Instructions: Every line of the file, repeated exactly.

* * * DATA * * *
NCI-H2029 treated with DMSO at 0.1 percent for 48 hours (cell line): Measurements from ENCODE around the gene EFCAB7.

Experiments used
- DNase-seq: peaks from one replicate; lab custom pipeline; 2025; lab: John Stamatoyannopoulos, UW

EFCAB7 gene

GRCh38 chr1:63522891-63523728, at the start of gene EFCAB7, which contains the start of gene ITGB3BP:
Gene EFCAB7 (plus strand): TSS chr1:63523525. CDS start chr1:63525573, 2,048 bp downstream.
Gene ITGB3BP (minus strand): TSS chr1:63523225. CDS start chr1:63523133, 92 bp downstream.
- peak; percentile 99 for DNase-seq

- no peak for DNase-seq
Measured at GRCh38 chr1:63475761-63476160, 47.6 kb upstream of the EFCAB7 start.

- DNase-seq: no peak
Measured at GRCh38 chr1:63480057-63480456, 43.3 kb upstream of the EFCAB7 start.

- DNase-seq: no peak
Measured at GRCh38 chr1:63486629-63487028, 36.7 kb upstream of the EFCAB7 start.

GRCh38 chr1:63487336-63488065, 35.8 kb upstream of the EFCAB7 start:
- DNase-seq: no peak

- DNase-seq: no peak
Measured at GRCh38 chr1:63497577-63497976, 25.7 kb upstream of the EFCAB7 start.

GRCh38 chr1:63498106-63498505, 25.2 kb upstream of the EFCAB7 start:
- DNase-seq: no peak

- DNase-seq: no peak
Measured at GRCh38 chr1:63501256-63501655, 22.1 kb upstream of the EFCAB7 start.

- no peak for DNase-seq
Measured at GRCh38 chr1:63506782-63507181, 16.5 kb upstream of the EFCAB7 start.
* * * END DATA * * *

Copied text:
NCI-H2029 treated with DMSO at 0.1 percent for 48 hours (cell line): Measurements from ENCODE around the gene EFCAB7.

Experiments used
- DNase-seq: peaks from one replicate; lab custom pipeline; 2025; lab: John Stamatoyannopoulos, UW

EFCAB7 gene

GRCh38 chr1:63522891-63523728, at the start of gene EFCAB7, which contains the start of gene ITGB3BP:
Gene EFCAB7 (plus strand): TSS chr1:63523525. CDS start chr1:63525573, 2,048 bp downstream.
Gene ITGB3BP (minus strand): TSS chr1:63523225. CDS start chr1:63523133, 92 bp downstream.
- peak; percentile 99 for DNase-seq

- no peak for DNase-seq
Measured at GRCh38 chr1:63475761-63476160, 47.6 kb upstream of the EFCAB7 start.

- DNase-seq: no peak
Measured at GRCh38 chr1:63480057-63480456, 43.3 kb upstream of the EFCAB7 start.

- DNase-seq: no peak
Measured at GRCh38 chr1:63486629-63487028, 36.7 kb upstream of the EFCAB7 start.

GRCh38 chr1:63487336-63488065, 35.8 kb upstream of the EFCAB7 start:
- DNase-seq: no peak

- DNase-seq: no peak
Measured at GRCh38 chr1:63497577-63497976, 25.7 kb upstream of the EFCAB7 start.

GRCh38 chr1:63498106-63498505, 25.2 kb upstream of the EFCAB7 start:
- DNase-seq: no peak

- DNase-seq: no peak
Measured at GRCh38 chr1:63501256-63501655, 22.1 kb upstream of the EFCAB7 start.

- no peak for DNase-seq
Measured at GRCh38 chr1:63506782-63507181, 16.5 kb upstream of the EFCAB7 start.